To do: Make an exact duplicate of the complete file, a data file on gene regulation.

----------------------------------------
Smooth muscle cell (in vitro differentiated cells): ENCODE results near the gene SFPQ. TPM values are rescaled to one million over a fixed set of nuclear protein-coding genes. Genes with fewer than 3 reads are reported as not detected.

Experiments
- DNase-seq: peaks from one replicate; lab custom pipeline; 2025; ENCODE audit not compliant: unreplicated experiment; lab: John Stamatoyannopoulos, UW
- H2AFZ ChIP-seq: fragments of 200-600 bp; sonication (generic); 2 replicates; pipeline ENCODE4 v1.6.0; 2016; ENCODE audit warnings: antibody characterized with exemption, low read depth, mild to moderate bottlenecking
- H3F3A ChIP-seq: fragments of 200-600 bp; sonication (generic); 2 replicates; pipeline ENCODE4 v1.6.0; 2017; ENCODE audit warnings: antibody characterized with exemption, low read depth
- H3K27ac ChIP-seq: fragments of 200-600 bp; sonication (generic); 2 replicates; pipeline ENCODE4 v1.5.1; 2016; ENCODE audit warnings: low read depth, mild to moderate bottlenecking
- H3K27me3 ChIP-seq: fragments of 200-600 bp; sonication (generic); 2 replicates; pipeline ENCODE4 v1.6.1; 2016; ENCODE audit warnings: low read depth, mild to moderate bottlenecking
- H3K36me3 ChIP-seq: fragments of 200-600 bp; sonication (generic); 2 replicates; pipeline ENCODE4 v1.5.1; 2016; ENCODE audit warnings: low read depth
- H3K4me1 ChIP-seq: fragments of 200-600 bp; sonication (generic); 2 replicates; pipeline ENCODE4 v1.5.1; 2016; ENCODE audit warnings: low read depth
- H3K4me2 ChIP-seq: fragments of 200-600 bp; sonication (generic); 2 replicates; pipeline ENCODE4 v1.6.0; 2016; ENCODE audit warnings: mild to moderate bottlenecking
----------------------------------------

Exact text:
Smooth muscle cell (in vitro differentiated cells): ENCODE results near the gene SFPQ. TPM values are rescaled to one million over a fixed set of nuclear protein-coding genes. Genes with fewer than 3 reads are reported as not detected.

Experiments
- DNase-seq: peaks from one replicate; lab custom pipeline; 2025; ENCODE audit not compliant: unreplicated experiment; lab: John Stamatoyannopoulos, UW
- H2AFZ ChIP-seq: fragments of 200-600 bp; sonication (generic); 2 replicates; pipeline ENCODE4 v1.6.0; 2016; ENCODE audit warnings: antibody characterized with exemption, low read depth, mild to moderate bottlenecking
- H3F3A ChIP-seq: fragments of 200-600 bp; sonication (generic); 2 replicates; pipeline ENCODE4 v1.6.0; 2017; ENCODE audit warnings: antibody characterized with exemption, low read depth
- H3K27ac ChIP-seq: fragments of 200-600 bp; sonication (generic); 2 replicates; pipeline ENCODE4 v1.5.1; 2016; ENCODE audit warnings: low read depth, mild to moderate bottlenecking
- H3K27me3 ChIP-seq: fragments of 200-600 bp; sonication (generic); 2 replicates; pipeline ENCODE4 v1.6.1; 2016; ENCODE audit warnings: low read depth, mild to moderate bottlenecking
- H3K36me3 ChIP-seq: fragments of 200-600 bp; sonication (generic); 2 replicates; pipeline ENCODE4 v1.5.1; 2016; ENCODE audit warnings: low read depth
- H3K4me1 ChIP-seq: fragments of 200-600 bp; sonication (generic); 2 replicates; pipeline ENCODE4 v1.5.1; 2016; ENCODE audit warnings: low read depth
- H3K4me2 ChIP-seq: fragments of 200-600 bp; sonication (generic); 2 replicates; pipeline ENCODE4 v1.6.0; 2016; ENCODE audit warnings: mild to moderate bottlenecking